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  • I Volpini, una famiglia di scultori tra Lombardia e Baviera: (secoli XVII– XVIII)
  • Wolfgang Jahn
I Volpini, una famiglia di scultori tra Lombardia e Baviera: (secoli XVII– XVIII). By Pietro Delpero. [Annali dell'Istituto storico italo-germanico in Trento. Monografie, 44.] (Bologna: Società editrice il Mulino. 2006. Pp. 286. €20.00 paperback.)

During the seventeenth century and in the first half of the eighteenth century, we witness a consistent migration of Italian artists toward the noble, episcopal, and abbatial courts of southern Germany. This migration includes frescanti, painters, and architects, but also above all sculptors and plasterers to a large extent coming from the zone of the Lombard lakes. This specialized manpower was attracted to the intense construction activity that followed the Thirty Years'War and to the consequent application of decorations in plaster, coming, during the seventeenth and above all the eighteenth century, from the transalpine countries of the Catholic religion and German language: from Austria and Germany, up to Bohemia and to Silesia.

A special example of this phenomenon is the Volpini family, particularly Giovanni Battista und and his son Giuseppe. The first important representative was Giovanni Battista Maestri, named il Volpini. The most important areas of activity of this sculptor were the Milan cathedral, the Sacred Mountain Calvary of Domodossola and Varallo, and the Chartreuse of Pavia. The author utilizes the relevant literature and draws a convincing picture of the artist's activity.

For the reviewing historian in particular, the obvious and impressive connection in this work is that between polities and art. A special merit of this work is the placing of the artist and his works in the environment of the political situation. Delpero provides a detailed analysis of the situation at the court [End Page 377] in Munich under Elector Max Emanuel (1662–1726). This ruler ambitiously competed with the imperial court in Vienna and the French king in Paris. The elector became one of the most important patrons of Giuseppe Volpini.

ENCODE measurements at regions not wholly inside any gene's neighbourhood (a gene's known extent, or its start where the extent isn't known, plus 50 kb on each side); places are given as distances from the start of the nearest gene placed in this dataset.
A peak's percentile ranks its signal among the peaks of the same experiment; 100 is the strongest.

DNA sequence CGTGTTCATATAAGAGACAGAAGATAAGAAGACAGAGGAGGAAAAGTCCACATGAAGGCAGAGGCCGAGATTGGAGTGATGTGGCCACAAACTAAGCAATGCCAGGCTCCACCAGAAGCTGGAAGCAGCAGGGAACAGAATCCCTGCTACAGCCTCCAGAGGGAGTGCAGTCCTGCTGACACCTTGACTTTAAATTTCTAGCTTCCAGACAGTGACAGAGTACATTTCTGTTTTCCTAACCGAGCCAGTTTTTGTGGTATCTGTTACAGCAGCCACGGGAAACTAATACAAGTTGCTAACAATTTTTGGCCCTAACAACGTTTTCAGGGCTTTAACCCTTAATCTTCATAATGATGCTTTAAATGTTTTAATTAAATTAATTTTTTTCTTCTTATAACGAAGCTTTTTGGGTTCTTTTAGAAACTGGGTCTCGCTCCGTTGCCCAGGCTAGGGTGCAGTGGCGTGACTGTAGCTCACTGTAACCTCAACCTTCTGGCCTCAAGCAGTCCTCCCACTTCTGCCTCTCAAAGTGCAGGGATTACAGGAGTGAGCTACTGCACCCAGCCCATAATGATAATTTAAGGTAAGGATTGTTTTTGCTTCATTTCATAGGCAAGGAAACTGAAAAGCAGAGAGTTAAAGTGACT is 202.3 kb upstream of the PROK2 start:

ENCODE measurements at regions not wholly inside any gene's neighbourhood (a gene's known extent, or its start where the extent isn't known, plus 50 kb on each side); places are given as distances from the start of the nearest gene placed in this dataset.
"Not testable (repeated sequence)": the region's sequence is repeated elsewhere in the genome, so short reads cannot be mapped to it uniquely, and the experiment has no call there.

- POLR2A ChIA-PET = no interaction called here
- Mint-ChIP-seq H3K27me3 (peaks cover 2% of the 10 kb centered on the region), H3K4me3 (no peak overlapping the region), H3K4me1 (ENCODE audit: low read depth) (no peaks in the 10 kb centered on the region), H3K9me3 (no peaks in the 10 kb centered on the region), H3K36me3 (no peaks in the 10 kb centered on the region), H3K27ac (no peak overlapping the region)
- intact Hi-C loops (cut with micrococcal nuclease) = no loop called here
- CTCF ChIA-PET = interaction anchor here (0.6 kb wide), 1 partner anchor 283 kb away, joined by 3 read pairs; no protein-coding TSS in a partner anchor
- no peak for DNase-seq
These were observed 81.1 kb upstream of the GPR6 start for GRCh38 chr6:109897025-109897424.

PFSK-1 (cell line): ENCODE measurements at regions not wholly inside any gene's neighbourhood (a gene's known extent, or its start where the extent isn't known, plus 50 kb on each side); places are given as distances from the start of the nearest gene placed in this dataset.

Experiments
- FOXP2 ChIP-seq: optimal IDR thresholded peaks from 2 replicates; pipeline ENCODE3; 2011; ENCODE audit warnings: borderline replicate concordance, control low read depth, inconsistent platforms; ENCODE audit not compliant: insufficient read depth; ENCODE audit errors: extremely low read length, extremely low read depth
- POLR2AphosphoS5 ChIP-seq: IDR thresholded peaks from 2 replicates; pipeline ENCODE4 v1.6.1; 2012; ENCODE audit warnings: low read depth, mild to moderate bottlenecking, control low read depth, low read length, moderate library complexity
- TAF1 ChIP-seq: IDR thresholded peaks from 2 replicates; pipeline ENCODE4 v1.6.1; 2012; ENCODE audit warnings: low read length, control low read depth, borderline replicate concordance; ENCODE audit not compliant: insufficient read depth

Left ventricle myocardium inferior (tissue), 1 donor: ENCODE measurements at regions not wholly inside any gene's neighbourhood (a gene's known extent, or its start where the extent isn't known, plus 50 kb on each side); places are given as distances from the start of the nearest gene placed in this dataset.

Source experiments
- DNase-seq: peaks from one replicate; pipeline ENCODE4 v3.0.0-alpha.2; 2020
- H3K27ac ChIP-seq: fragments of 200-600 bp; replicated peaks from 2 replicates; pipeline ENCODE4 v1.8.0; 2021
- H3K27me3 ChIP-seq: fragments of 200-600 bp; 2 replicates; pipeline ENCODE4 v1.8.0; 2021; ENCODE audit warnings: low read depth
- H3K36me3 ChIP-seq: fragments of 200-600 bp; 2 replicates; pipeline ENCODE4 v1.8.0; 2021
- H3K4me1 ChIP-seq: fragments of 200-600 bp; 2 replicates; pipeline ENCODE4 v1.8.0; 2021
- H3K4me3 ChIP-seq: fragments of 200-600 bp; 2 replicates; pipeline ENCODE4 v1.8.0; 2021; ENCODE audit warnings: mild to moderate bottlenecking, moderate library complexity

In one chapter the author examines the cooperation of the patron and artists, using the example of Bavaria and Franconia. He describes the specific role of the artists at the Bavarian court and the organization of the art enterprise. He also describes the role of the artist and of the art at the court as an expression of the importance of the royal patron.

Giuseppe Volpini (1670–1729) began his career in 1704 as a court sculptor ("Hofbildhauer") at the court of the Protestant margrave of Ansbach. A detailed catalogue identifies all of the extant works of Volpini in Franconia and in Bavaria. From his activity for the margrave of Brandenburg-Ansbach, different works were produced between 1701 and 1711 in the churches at Gunzenhausen, Haundorf, Laubenzedel, and Merkendorf. The claim that he was also active in Würzburg is likely based on error.

From 1711 onward, Volpini relocated to the Catholic electoral court of Munich and in 1715 was appointed the court sculptor. The catalogue of the works he produced for his patron Max Emanuel in Munich is more extensive. A series of his works are to be found in the park at castle Nymphenburg. Another chapter concerns itself with the work of Volpini in castle Schleissheim. Here he helped in the arrangement of the vestibule (stucco works) and Sala Terrena (stucco and terracotta reliefs). The works are described in the work catalogue mentioned. A personal and local index and illustrations complete the work.

In 2003 the author submitted in Augsburg a thesis on Giuseppe Volpini as a court artist in Ansbach and Munich. [End Page 378]

Wolfgang Jahn
Haus der Bayerischen Geschichte, Augsburg


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